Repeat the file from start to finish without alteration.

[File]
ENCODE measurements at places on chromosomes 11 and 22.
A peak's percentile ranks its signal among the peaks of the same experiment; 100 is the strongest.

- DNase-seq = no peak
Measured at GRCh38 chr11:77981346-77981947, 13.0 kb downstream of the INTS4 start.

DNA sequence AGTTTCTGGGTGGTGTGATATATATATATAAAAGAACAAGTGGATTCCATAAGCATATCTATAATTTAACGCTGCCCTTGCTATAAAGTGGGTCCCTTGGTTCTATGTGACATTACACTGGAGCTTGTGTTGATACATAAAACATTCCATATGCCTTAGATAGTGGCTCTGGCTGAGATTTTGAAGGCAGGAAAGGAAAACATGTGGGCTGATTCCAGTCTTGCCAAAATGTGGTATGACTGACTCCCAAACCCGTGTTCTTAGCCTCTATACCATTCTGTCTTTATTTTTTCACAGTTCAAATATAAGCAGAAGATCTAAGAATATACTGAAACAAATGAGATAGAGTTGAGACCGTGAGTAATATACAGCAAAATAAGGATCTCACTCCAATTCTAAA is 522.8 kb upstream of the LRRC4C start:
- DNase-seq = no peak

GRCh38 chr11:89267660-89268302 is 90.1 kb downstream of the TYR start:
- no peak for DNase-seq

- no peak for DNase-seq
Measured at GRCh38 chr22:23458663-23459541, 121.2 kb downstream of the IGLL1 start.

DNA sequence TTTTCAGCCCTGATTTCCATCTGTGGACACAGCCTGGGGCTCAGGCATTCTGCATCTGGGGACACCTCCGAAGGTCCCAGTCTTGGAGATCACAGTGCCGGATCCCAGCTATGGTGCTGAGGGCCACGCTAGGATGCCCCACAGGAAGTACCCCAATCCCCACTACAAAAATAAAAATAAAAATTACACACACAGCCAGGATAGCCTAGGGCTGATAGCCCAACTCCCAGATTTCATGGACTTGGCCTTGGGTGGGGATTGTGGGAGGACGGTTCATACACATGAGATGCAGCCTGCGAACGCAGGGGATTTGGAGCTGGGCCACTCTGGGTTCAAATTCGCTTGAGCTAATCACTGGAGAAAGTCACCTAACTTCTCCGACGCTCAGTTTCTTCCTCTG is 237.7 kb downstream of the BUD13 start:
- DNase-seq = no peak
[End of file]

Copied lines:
ENCODE measurements at places on chromosomes 11 and 22.
A peak's percentile ranks its signal among the peaks of the same experiment; 100 is the strongest.

- DNase-seq = no peak
Measured at GRCh38 chr11:77981346-77981947, 13.0 kb downstream of the INTS4 start.

DNA sequence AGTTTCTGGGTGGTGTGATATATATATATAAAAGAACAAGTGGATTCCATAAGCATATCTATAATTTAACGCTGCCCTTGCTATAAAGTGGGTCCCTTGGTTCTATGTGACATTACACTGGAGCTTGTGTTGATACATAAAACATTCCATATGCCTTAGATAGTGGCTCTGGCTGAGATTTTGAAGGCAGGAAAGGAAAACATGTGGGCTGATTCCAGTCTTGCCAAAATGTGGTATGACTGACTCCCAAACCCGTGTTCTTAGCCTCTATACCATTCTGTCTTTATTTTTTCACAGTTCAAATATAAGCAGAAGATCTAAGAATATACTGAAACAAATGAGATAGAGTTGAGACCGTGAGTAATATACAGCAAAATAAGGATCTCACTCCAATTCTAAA is 522.8 kb upstream of the LRRC4C start:
- DNase-seq = no peak

GRCh38 chr11:89267660-89268302 is 90.1 kb downstream of the TYR start:
- no peak for DNase-seq

- no peak for DNase-seq
Measured at GRCh38 chr22:23458663-23459541, 121.2 kb downstream of the IGLL1 start.

DNA sequence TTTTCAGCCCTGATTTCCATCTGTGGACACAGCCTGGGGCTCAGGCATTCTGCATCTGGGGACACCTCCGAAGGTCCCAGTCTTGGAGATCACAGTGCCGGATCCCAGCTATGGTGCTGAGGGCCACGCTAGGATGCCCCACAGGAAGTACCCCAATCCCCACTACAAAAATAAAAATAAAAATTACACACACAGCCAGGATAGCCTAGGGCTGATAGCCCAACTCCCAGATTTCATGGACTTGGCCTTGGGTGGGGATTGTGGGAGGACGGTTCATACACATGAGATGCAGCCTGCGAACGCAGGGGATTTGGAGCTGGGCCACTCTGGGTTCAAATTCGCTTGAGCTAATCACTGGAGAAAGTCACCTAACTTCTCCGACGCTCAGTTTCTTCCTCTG is 237.7 kb downstream of the BUD13 start:
- DNase-seq = no peak